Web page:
I asked fellow bloggers to weigh in on best practices in nonprofit use of online video (the faintest outlines are just appearing as it’s a whole new world) for this week’s Carnival of Nonprofit Consultants. Here’s my take, which I’ll introduce by sharing a Greenpeace video that had a huge impact on me and explaining why it works:
- The imagery grabs me:
- It’s so different from how we’re used to seeing children — we’ve comfortable and familiar with seeing children in bright colors, playing happily. This child narrator is almost post-apocalyptic; frightening but 150% compelling.
- It’s stark, monochromatic and exceedingly simple. I think it’s yet another example of less is more.
- His narrative is startling; angry, grave, serious, graphic. I feel that as an adult, I owe it to him to listen, and to act.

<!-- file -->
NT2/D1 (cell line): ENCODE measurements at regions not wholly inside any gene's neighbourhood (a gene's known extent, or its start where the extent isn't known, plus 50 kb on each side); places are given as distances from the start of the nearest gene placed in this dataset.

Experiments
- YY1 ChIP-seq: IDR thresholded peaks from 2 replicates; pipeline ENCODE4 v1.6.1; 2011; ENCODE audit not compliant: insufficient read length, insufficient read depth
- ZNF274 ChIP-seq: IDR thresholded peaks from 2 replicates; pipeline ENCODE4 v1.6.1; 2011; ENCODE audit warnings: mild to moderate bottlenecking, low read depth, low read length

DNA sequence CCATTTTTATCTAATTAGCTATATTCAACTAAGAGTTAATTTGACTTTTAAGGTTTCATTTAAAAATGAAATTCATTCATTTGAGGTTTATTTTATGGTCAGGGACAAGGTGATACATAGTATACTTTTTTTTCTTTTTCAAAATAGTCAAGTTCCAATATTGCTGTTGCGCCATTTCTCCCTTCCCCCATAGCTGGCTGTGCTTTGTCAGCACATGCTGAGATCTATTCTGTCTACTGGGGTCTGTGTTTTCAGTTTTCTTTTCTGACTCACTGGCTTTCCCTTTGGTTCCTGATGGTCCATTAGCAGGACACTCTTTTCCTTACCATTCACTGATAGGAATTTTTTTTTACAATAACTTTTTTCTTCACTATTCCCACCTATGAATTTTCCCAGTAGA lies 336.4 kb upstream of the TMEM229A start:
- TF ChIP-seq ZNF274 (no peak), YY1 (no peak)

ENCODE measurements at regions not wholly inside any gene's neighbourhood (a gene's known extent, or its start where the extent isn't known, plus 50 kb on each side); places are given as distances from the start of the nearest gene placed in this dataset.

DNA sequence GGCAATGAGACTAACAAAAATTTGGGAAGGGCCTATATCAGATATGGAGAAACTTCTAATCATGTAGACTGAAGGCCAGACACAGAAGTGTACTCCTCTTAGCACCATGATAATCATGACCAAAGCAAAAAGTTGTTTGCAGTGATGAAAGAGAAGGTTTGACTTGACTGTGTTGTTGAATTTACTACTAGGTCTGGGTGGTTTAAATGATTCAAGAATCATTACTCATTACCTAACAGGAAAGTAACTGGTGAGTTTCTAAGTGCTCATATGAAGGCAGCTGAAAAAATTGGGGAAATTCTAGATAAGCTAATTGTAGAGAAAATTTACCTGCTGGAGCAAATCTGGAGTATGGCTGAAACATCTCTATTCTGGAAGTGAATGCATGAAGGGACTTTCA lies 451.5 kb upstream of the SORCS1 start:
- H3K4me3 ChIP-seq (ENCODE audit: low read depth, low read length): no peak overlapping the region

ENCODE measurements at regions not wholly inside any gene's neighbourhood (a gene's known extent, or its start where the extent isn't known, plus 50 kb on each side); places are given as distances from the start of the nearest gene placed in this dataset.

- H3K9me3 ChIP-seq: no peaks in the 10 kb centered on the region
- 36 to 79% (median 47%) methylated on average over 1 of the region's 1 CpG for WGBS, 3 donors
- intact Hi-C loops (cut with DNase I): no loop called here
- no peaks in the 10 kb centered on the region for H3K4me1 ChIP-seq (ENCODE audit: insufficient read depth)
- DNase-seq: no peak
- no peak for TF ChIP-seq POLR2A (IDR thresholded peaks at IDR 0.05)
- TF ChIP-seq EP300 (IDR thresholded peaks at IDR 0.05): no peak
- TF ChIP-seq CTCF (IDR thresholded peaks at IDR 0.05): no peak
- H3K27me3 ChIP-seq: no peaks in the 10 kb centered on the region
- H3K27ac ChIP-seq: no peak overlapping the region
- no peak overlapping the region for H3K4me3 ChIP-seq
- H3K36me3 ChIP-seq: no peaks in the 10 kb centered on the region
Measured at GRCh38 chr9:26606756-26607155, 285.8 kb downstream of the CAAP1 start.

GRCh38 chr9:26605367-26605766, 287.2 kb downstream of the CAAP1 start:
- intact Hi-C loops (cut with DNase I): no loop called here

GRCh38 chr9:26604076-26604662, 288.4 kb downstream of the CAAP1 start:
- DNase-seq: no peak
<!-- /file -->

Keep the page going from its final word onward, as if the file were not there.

- Blame is assigned to adults, like me. It makes me want to do better. The immediacy of being blamed makes me sit up and listen.
- It’s short(1:43) but includes everything I need to know, including a call to action.
- Surprise is the strategy of success here. Just as I find that surprising my 4-year-old (let’s say with a new strategy to get her to dress quickly for school) always works, we all respond to what’s different. Here’s a child demanding his rights, which he does deserve. Video offers an almost endless number of opportunities for surprise — in narrative, in background sound or music, in imagery.
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